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Legacy of the Tuskegee Syphilis Study

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Dr. Stephen B. Thomas, professor of health policy and management and director of the Center for Health Equity, will host a live discussion on his podcast, The Cutting Edge. Topics that will be covered are:

  • The history of racism and discrimination in medicine and public health.
  • Why people of color, Black people in particular, have legitimate reasons for their historic distrust of the medical care delivery system and in clinical research.
  • How populations suffering from health disparities should be priority to be treated.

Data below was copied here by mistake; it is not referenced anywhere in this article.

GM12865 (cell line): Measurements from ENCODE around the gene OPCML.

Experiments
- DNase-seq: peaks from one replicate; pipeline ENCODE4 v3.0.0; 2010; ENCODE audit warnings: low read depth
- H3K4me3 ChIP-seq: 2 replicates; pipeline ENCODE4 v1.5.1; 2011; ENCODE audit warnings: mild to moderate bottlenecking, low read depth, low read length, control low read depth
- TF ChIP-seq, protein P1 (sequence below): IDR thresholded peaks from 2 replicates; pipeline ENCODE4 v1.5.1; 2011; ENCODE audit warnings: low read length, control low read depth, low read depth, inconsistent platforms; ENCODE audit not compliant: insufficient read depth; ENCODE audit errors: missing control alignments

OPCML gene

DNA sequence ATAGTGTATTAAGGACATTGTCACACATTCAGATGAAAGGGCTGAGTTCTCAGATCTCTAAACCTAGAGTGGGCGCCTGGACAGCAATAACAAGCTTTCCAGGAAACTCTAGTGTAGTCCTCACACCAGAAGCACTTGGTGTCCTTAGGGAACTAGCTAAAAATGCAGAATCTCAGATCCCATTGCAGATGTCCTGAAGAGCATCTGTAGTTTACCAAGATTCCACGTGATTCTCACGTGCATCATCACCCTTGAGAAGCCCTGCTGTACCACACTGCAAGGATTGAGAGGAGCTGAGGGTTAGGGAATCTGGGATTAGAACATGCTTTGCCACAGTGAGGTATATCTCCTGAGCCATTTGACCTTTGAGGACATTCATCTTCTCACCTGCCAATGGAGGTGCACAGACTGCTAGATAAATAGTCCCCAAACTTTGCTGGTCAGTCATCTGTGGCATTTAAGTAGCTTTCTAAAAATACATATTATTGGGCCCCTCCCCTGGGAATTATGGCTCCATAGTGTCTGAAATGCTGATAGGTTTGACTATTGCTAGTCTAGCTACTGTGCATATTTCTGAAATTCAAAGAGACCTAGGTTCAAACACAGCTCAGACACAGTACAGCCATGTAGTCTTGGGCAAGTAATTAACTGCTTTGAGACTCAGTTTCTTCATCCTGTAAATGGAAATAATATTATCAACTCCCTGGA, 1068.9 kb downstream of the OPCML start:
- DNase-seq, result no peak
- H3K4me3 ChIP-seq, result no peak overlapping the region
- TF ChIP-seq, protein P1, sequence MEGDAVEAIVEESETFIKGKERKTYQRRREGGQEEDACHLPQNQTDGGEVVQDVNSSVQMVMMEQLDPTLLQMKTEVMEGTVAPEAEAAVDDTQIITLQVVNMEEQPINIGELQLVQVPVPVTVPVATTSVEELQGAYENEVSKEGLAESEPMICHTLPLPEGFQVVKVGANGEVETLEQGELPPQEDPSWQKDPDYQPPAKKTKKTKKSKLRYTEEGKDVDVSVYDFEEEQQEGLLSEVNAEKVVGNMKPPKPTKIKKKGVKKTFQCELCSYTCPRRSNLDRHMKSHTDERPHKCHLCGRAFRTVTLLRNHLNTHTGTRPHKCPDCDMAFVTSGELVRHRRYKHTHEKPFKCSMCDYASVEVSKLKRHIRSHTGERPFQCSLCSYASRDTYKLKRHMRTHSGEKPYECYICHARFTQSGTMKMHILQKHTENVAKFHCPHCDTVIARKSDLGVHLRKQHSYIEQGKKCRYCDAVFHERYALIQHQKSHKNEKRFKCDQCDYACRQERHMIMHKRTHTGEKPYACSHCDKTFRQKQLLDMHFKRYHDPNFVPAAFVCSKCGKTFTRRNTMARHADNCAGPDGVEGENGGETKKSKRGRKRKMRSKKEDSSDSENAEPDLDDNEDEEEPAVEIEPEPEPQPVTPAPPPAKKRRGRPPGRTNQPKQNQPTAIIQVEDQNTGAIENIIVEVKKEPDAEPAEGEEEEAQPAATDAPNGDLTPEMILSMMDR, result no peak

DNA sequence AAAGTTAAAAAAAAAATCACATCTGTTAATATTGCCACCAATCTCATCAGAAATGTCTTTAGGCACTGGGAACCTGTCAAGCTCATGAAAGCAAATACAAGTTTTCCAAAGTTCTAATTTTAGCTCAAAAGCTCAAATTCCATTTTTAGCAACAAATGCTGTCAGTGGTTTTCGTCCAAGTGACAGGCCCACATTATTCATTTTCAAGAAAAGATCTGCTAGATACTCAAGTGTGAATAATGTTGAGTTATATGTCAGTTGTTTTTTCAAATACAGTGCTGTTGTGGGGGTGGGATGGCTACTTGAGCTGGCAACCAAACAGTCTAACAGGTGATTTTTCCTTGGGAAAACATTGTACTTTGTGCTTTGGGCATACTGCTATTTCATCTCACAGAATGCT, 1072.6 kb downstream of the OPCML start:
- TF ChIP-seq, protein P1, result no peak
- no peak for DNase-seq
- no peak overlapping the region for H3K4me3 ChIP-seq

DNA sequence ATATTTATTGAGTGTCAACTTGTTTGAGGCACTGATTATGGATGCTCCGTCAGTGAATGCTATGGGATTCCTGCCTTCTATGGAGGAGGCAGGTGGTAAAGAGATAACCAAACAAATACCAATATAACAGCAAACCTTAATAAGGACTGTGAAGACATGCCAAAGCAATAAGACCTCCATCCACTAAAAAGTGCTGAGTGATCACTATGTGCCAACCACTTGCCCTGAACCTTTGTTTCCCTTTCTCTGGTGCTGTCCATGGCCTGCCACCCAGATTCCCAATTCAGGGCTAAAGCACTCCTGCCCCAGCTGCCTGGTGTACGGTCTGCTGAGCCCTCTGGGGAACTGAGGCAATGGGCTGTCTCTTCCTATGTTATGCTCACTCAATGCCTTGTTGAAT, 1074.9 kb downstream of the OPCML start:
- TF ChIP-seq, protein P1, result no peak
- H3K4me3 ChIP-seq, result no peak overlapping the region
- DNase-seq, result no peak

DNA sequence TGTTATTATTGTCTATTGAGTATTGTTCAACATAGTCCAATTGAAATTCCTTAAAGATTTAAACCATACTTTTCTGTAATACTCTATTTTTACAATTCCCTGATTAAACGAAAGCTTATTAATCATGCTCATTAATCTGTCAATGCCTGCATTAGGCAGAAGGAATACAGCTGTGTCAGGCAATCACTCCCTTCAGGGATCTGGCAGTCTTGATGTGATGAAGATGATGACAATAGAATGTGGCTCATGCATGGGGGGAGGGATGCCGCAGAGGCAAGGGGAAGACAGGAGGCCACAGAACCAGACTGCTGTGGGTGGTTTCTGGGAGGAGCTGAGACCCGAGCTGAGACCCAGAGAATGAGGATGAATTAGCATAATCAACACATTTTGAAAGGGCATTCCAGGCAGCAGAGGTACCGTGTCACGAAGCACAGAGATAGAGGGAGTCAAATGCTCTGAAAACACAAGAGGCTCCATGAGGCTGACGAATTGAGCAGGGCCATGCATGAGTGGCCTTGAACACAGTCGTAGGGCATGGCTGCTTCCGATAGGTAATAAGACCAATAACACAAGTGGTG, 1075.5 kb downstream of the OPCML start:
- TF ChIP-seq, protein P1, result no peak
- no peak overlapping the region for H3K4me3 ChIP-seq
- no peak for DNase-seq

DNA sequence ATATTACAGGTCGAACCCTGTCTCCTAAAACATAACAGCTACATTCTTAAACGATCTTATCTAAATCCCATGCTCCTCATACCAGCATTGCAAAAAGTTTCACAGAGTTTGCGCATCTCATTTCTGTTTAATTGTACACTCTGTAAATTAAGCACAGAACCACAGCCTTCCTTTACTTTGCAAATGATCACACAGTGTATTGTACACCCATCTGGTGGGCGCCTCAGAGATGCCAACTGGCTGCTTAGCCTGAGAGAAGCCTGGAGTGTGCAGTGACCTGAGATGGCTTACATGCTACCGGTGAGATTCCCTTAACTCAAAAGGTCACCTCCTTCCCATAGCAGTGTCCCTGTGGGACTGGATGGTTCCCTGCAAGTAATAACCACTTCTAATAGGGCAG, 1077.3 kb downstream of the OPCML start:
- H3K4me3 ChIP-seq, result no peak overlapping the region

"The U.S. Public Health Service (USPHS) Syphilis Study at Tuskegee was conducted between 1932 and 1972 to observe the natural history of untreated syphilis. As part of the study, researchers did not collect informed consent from participants and they did not offer treatment, even after it was widely available. The study ended in 1972 on the recommendation of an Ad Hoc Advisory Panel. After the study, sweeping changes to standard research practices were made. Efforts to promote the highest ethical standards in research are ongoing today." - Centers for Disease Control and Prevention.

"The intent of the study was to record the natural history of syphilis in Black people. The study was called the "Tuskegee Study of Untreated Syphilis in the Negro Male." When the study was initiated there were no proven treatments for the disease. Researchers told the men participating in the study that they were to be treated for "bad blood." This term was used locally by people to describe a host of diagnosable ailments including but not limited to anemia, fatigue, and syphilis." - Tuskegee University.



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